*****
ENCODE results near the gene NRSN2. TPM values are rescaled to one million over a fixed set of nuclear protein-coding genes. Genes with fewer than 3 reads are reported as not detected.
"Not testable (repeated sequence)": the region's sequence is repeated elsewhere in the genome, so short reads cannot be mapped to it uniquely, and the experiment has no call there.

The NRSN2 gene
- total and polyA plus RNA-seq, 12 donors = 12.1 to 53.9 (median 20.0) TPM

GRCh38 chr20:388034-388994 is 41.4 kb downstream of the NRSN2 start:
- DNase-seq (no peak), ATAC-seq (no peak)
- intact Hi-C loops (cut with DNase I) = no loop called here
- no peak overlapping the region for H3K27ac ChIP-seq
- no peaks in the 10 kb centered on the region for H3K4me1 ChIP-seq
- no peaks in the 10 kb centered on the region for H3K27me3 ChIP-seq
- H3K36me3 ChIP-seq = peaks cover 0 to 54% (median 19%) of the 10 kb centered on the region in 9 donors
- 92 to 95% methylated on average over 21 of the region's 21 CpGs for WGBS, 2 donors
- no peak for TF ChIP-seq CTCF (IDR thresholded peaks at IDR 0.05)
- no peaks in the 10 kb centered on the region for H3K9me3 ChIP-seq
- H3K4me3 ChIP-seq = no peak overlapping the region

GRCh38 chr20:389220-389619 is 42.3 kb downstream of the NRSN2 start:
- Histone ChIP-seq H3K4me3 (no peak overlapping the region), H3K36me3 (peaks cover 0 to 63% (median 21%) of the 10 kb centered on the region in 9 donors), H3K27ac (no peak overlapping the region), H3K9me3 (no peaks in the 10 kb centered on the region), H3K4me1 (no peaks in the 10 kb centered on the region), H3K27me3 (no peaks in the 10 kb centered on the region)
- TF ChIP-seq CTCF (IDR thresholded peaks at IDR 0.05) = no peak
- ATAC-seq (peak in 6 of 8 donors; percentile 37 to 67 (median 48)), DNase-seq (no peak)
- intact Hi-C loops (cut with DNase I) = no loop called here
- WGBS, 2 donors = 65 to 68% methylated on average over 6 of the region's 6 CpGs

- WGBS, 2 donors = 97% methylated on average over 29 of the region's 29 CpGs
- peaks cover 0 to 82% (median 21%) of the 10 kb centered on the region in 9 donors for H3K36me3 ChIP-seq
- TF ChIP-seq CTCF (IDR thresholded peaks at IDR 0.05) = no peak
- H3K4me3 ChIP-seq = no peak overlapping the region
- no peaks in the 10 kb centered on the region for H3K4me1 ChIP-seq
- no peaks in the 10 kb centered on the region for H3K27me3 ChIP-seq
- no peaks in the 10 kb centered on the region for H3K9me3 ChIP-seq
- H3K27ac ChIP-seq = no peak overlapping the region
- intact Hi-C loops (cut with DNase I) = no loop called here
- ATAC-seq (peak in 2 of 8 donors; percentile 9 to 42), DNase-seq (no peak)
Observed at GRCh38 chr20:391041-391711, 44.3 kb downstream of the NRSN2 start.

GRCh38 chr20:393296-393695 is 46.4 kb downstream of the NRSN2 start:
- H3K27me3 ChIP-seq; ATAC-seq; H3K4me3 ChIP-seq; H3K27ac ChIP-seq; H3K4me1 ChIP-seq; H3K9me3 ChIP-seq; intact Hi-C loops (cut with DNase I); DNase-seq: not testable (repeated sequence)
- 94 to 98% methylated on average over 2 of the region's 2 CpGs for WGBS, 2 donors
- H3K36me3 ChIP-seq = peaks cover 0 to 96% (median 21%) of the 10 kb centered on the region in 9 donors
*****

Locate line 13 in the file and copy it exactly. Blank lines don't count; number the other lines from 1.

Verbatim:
- no peak for TF ChIP-seq CTCF (IDR thresholded peaks at IDR 0.05)